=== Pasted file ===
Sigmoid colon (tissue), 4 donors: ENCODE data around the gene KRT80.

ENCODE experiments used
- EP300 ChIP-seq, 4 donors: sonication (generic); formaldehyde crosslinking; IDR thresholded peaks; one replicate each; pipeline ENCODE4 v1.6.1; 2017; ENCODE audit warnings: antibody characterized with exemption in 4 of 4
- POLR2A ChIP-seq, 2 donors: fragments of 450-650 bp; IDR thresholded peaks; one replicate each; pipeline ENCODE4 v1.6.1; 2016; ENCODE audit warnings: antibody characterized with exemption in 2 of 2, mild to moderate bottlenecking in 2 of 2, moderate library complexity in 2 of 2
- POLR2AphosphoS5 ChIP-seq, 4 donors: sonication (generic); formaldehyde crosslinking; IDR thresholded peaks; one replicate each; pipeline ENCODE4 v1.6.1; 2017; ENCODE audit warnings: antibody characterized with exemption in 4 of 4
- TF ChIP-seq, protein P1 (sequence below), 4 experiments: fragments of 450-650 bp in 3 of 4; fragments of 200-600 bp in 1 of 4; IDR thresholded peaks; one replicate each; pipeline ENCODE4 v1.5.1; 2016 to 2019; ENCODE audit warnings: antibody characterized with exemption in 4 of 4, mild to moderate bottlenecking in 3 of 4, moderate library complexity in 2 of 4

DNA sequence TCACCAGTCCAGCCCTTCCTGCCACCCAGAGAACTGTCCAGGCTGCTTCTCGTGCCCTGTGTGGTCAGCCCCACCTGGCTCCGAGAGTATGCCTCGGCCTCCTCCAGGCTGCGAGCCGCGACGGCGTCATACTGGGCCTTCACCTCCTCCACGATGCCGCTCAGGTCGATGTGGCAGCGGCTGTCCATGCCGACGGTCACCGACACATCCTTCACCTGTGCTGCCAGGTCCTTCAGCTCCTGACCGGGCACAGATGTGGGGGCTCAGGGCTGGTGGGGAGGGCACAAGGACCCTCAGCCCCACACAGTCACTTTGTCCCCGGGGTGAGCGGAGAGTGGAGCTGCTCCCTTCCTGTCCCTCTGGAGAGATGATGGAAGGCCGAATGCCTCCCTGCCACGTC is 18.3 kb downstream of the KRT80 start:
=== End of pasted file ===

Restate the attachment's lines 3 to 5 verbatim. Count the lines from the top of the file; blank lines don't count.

- EP300 ChIP-seq, 4 donors: sonication (generic); formaldehyde crosslinking; IDR thresholded peaks; one replicate each; pipeline ENCODE4 v1.6.1; 2017; ENCODE audit warnings: antibody characterized with exemption in 4 of 4
- POLR2A ChIP-seq, 2 donors: fragments of 450-650 bp; IDR thresholded peaks; one replicate each; pipeline ENCODE4 v1.6.1; 2016; ENCODE audit warnings: antibody characterized with exemption in 2 of 2, mild to moderate bottlenecking in 2 of 2, moderate library complexity in 2 of 2
- POLR2AphosphoS5 ChIP-seq, 4 donors: sonication (generic); formaldehyde crosslinking; IDR thresholded peaks; one replicate each; pipeline ENCODE4 v1.6.1; 2017; ENCODE audit warnings: antibody characterized with exemption in 4 of 4